Contractor Talk - Professional Construction and Remodeling Forum banner
1 - 12 of 12 Posts

·
Registered
Joined
·
179 Posts
Discussion Starter · #1 ·
Just got a quote on installing a gas takless unit. Currently there is no gas service in the house, so by the time he install a manifold gets the service hooked up etc, it is more money than I was prepared for.

I have looked at some of the electric tankless units, and it would be much simpler/cheaper. Since I can wire it and I would not have to relocate to an exterior wall the hot and cold water pipes would not have to be moved.

I have heard good and bad on the electric units, so I am looking for input, esp from those that have installed or service both types.

House is one bath, will be 1 1/2 in the future. Just two of us, no teenagers to worry about. Real reason for tankless is real estate. The current tank unit is taking up room in our small kitchen.

The gas unit quoted was a Rinnai, and I was considering a Stiebel or EEmax if I go electric.
 

·
Registered
Joined
·
1,949 Posts
I'm waiting on the gas company now to put a line in for a customer so I can install a tankless. I like the idea of heating the water as you need it. but as far as which will be more efficient...I don't know, I guess its all relevant to how much higher propane is than electricity. I think I'd stay with electric if it were me. Just my two cents.
 

·
Registered
Joined
·
789 Posts
I was all for the tankless gas wh when I first found out about them and was going to replace my perfectly fine 40 gal NG wh for one but after learning a little more I dont know that there all that great. From what ive learned is that it gererally will take 20 years for it to pay for itself by witch time the burners and internal piping will burn out and the whole thing has to be replaced. Electric will require a much bigger service line than existing but should still be cheaper and easier to install. Not to mention safer. Even if the electric dont last any longer than gas it was still cheaper up front. Just my 2c. I know it wont help your situation of space saving but have you seen the newest thing? Heat pump water heaters that will help cool your house in summer as a bi product! very cool idea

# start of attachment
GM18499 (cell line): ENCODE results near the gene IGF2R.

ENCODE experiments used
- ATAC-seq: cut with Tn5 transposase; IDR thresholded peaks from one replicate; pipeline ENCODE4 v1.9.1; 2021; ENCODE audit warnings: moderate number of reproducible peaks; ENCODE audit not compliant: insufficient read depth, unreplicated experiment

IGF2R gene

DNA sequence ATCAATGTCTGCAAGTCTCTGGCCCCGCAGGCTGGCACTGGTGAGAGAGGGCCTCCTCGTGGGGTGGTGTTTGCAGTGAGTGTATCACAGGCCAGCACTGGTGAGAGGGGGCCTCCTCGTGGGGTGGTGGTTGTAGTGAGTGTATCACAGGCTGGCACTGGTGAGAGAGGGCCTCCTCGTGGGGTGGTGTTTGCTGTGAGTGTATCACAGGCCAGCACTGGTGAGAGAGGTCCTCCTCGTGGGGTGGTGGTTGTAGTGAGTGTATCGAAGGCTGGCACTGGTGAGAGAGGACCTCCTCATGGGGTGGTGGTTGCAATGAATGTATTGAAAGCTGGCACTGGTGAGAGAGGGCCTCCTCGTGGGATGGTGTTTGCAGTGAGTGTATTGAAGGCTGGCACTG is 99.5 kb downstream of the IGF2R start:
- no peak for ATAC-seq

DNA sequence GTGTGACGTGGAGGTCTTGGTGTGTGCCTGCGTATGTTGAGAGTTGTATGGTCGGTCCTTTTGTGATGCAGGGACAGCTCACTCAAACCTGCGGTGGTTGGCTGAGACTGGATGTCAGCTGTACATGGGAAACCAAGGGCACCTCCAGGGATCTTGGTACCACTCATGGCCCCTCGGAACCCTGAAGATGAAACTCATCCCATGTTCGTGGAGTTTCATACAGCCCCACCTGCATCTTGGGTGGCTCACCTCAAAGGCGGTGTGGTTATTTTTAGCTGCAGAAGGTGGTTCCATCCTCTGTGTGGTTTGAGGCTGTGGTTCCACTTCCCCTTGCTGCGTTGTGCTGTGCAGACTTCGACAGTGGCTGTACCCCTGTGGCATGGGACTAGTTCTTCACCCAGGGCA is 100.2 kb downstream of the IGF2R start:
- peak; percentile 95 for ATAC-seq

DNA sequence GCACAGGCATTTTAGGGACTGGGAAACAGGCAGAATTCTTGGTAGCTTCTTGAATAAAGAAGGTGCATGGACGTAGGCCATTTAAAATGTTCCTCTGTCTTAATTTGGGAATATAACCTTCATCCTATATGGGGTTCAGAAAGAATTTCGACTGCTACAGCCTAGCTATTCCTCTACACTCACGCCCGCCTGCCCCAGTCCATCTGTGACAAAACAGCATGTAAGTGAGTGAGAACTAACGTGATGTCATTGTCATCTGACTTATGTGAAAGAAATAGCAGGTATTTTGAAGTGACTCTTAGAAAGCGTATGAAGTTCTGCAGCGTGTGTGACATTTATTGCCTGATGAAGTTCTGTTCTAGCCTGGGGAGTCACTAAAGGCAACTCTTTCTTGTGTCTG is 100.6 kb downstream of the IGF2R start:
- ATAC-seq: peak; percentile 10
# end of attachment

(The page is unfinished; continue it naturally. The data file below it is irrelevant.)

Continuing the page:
·
Registered
Joined
·
323 Posts
Honestly, long term savings are variable because of the fluctuations in the cost of natural gas / electricity in your area. Since you can't predict that, I'd go with the electrical because it will probably cost much less for an electrician to add a breaker (unless you need a new panel to support the extra amperage). Just check the ratings on whatever unit you buy and get some information about the temperature of the water coming in, because they're rated to raise the temperature of incoming water a certain amount. If you have naturally cold water in your area, you need to spend a little more.
 

·
Sean
Joined
·
5,533 Posts
Can your existing electric service handle the load? I know some require that you use 2 - 40 amp breakers. I would think that you would be better off with a high efficiency water heater instead of going tankless in this situation. As for Gas vs a HEWH - that would depend on your usage and other factors.

What is the coldest temperature that the water comes into the house? The tankless systems can only heat the water so much (as I recall 30 to 40 degrees depending on flow)
 

·
Registered
Joined
·
838 Posts
This subject has been here before & there are many Pros & Cons. It depends on what the needs are for example how many baths/ and hot water useage- flow etc.
Your situation is just like mine. My house is about the size of yours. I have 2 full baths-but there are only 2 of us and usually only one of us is taking a shower.